On Sycamore trees, one of two things typically happen – either the tree leafs out normally and then its leaves fall to the ground like the Ash trees do or the fungus attacks the buds and the tree doesn’t open its initial crop of leaves until mid-June. Quite often, homeowners will think their tree is dead and hire a tree removal company to have it removed. If the tree company is not familiar with Anthracnose, they will remove the tree not realizing it is still alive. If they are unscrupulous, they will be out to remove it quickly before its leaves open. Unfortunately, we have seen this happen before.

Sycamores with this condition will, almost 100% of the time, sport a crop of leaves at the very top of the tree while the rest of the tree will be barren of leaves. If you see healthy green leaves up in the top 2% of the trees canopy, the tree is still alive.

We do not offer treatment to prevent Anthracnose for a variety of reasons but mostly because it is ‘hit or miss’ as to what years it will show up and affect your trees.

As long as you are having Tree Green root feeding your trees, they will be strong enough to survive these conditions.

Have a great Spring!

Fungus at the Base of Trees

In the past, we have mentioned the hazards of two unfortunate common practices:
1) The ‘pyramid style’ of piling mulch on the base of trees and…
2) Allowing perennial plants, groundcover and vines to grow too closely to the base of trees.

In the accompanying photos you will see one of the best examples we have ever seen as to why these practices are detrimental and can cause the death of a tree or shrub.

When trees germinate from seed, the bark above ground develops a different outer skin than the roots below ground do. The bark covering the roots takes on a different consistency that allows them to handle a wetter, underground environment. The bark above ground, however, is meant to ‘dry out’ quickly after becoming wet.

white-fungus-on-crabapple-trunk white-mold-on-trees

The Hazards Of Piling Mulch On The Base Of Trees Or Allowing Plants To Grow Too Closely To The Base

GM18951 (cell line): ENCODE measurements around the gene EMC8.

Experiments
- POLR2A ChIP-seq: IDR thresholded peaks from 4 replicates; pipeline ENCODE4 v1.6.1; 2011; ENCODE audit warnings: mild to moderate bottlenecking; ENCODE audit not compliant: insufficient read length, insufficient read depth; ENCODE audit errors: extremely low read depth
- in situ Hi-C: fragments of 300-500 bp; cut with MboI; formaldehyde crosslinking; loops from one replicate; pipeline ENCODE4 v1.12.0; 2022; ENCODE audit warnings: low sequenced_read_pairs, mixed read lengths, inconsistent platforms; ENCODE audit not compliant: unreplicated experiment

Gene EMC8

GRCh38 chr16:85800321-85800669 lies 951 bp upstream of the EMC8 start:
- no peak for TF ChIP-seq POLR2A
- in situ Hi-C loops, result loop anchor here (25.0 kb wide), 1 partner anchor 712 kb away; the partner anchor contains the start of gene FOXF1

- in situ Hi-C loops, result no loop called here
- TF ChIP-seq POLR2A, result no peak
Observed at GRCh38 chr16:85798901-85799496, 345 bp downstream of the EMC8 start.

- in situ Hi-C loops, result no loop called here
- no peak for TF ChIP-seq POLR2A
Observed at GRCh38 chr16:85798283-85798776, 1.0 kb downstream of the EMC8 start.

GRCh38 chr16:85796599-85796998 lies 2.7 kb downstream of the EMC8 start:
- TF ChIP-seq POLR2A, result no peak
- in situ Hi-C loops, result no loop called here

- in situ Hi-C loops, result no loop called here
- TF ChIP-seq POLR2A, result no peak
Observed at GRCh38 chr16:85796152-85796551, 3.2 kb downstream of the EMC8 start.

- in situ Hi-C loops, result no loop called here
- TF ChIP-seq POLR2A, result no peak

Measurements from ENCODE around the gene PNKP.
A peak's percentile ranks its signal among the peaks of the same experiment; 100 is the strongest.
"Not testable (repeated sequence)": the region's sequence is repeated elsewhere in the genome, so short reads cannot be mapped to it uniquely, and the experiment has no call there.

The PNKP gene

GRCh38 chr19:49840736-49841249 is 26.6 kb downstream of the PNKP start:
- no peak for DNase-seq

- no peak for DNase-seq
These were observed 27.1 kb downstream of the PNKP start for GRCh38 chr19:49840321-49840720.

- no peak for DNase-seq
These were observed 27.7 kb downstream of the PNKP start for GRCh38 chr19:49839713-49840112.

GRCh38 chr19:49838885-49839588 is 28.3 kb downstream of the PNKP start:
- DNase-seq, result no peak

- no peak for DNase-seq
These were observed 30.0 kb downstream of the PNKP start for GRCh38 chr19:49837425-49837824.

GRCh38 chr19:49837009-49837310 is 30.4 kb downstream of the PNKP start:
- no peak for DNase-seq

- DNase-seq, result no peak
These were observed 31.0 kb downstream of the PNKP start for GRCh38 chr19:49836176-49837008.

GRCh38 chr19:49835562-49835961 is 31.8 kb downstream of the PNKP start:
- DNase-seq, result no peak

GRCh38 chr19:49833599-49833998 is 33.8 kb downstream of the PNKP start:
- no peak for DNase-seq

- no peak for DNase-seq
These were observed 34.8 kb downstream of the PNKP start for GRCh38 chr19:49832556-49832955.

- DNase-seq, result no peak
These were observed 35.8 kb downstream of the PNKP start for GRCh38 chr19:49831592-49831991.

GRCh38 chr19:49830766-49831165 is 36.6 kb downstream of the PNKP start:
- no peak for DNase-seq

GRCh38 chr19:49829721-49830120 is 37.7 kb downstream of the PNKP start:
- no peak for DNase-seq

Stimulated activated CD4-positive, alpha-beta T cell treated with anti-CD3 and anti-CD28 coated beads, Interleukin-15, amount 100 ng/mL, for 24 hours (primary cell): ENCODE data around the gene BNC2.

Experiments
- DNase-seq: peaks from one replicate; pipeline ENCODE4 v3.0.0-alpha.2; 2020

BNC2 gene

In the above photos, you will see a white mold/fungus attached to the base of a Crab Apple tree. This was caused by allowing Boston Fern plants to spread and encroach too closely to the trunk. The Boston Ferns were already cut down to ground level in preparation for winter, but our customer confirmed that every year they grow to three feet tall, completely surrounding the trunk of the tree. What this does is trap moisture on the tree trunk every time it rains or when a sprinkler activates to water the garden. This begins the rotting process and in advanced stages, could eventually kill the tree by disrupting the carrying of water throughout the tree which flows just beneath the outer layer of now rotted bark.

This type of trunk damage occurs much more frequently when mulch is piled up and onto the trunk. It is OK for you or your landscaper to put 2 to 4 inches of mulch in your gardens but try to keep it at least 6 inches away from the base of your trees or shrubs. Putting more than 3 or 4 inches of mulch over the root zone can smother roots, depriving them of oxygen and preventing the lighter rains from penetrating the thick layer of mulch.

If you hire a company to mulch for you, we suggest that you tell your landscaper in advance to follow these guidelines.